28 Jan

Dealing with PCOS

If you’re someone who has irregular periods, no period, weight gain around the belly, hair loss from the scalp, unwanted hair growth on your chin/abdomen, trouble conceiving, an excess of testosterone, chances are you might have Polycystic Ovarian Syndrome (PCOS).

PCOS affects 5 to 10% of women worldwide, which are huge numbers. Symptoms may vary from woman to woman, some may not have any symptoms and yet be wondering why they are unable to conceive.

This is essentially caused due to a huge shift in the hormonal balance of the human body.

PCOS is considered a gynecological problem when often it is a dietary problem. However, it needs to be reviewed and treated on an individual basis since no 2 bodies are the same. Often women will be placed on birth control pills to regulate their period, hormonal medicine, and be given Metformin as it improves insulin sensitivity. These traditional treatments however treat the condition symptomatically, leaving out the root cause.

This is where functional medicine plays a role in finding out the reason ‘why’.


A large number of women who want to lose weight and when you go deep into their history – their eating habits, daily practices, and lifestyles it is surprising to see that there is a large population that is eating too many ultra-processed carbohydrates, refined oils, packet foods, refined flour, preservative-laden foods, plates of pasta and muffins. Sugar is often the sweet devil that wreaks havoc so all your sweetened coffees, teas, sodas, juices, syrups contribute to the condition. For some people, these choices can completely throw off the whole system in their bodies.


For a large number of women, weight gain around their belly is evident because of the huge amounts of insulin floating in their bodies. Insulin is made in the pancreas and it is responsible for balancing the blood sugar in your body, so you eat a meal, the body makes insulin, that insulin tells your body to take your food and get it into your muscles so that it can be used for energy.  What happens with insulin resistance is that the body is not listening or registering that insulin so there is a high level of insulin that is floating around the body that causes people to gain weight around their belly. With PCOS there is typically a high level of insulin in the body leading to insulin resistance.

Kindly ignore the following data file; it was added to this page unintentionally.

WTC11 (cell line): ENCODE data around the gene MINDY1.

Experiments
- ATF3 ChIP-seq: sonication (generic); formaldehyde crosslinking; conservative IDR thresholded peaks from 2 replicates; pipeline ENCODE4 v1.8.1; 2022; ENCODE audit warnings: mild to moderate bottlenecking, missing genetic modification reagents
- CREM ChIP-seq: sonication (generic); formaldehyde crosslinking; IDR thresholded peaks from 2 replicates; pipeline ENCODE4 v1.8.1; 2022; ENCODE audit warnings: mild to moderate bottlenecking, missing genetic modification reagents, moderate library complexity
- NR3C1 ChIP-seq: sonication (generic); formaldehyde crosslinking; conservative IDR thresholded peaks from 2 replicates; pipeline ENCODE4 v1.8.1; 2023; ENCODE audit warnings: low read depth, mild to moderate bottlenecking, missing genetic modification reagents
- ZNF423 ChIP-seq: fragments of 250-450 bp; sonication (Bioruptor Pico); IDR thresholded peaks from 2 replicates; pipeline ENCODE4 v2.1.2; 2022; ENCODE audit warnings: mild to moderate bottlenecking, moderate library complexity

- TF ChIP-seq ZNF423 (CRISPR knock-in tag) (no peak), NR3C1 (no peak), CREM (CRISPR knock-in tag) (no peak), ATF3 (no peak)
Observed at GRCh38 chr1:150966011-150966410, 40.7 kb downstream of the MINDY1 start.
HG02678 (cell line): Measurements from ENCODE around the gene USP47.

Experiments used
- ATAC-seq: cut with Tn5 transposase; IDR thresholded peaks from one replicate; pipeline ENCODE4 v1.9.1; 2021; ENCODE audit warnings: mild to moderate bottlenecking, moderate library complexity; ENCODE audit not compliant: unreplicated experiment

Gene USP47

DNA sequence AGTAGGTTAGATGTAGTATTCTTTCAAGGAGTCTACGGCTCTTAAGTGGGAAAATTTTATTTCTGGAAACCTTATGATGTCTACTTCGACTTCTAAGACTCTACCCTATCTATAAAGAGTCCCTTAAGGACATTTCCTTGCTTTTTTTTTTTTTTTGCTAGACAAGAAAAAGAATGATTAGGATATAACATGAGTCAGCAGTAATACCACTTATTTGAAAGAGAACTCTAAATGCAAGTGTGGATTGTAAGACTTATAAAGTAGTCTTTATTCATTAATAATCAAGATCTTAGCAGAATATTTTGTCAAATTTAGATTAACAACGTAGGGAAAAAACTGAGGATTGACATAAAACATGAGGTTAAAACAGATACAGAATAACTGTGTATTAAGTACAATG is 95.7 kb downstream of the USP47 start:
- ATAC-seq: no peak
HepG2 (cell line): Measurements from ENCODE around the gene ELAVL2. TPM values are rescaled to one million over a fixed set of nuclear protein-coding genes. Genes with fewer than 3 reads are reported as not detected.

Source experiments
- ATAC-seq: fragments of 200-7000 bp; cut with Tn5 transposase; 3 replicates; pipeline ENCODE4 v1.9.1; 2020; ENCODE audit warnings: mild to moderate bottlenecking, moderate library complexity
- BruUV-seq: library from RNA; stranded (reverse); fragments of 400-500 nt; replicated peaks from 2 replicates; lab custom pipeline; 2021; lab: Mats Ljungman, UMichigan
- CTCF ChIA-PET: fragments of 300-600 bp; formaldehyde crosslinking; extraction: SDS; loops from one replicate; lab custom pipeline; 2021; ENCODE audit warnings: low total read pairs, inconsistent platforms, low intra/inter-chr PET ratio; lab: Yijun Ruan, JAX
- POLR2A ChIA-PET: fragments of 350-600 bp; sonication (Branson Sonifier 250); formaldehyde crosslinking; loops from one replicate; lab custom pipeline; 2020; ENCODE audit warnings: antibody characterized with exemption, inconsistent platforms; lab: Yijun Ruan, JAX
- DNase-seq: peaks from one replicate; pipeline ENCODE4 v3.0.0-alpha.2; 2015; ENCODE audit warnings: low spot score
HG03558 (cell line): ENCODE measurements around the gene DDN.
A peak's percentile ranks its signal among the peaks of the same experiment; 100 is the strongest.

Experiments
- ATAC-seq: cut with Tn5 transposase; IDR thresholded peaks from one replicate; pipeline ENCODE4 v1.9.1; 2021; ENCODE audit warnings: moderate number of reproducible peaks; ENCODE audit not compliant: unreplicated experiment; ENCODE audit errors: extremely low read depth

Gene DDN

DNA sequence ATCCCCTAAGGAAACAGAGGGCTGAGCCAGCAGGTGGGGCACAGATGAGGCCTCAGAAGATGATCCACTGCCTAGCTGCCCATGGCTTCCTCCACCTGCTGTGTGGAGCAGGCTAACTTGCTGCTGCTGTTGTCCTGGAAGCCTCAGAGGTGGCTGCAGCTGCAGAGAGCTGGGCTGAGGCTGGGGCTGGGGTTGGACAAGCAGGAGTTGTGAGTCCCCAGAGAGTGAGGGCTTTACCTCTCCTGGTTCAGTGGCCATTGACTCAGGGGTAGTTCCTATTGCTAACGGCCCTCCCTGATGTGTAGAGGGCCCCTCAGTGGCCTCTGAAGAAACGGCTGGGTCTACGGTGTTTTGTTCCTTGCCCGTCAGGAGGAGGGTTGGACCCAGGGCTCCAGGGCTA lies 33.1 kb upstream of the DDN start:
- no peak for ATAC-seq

Excessive use of plastics, BPA, heavy metals, overconsumption of metals through incorrect packaging of food can all lead to toxicity in the human body and can begin a huge shift in the hormonal balance. Genetics also have a role to play, what you eat as a fetus can also have an impact on your hormones and metabolism later in life, so if your mum had a lot of sugary coffees and donuts and cans of coke, you will carry those genes in you, it can throw off the baby’s metabolism and it’s called epigenetics where your genes get tagged and pick up on those exposures when you grow. 

Dealing and treating PCOS should be looked at on an individual basis, however, there are some ground rules that one can follow to start seeing changes and improve their condition.
Have some form of an eating pattern established where you stay away or minimize the processed food, sugars and adopt a lifestyle where you are conscious about what you put on your plate. Daily portions of fresh vegetables and fruits must make up at least 60% of your plate. The majority of us don’t do well by consuming a lot of starch and sugar. So ditch the bad stuff, eliminate white sugar and take charge of your eating habits. Until you clean up your act, your body will not get the message, so stop taking short-cuts by popping pills and start working on nourishing your body the right way.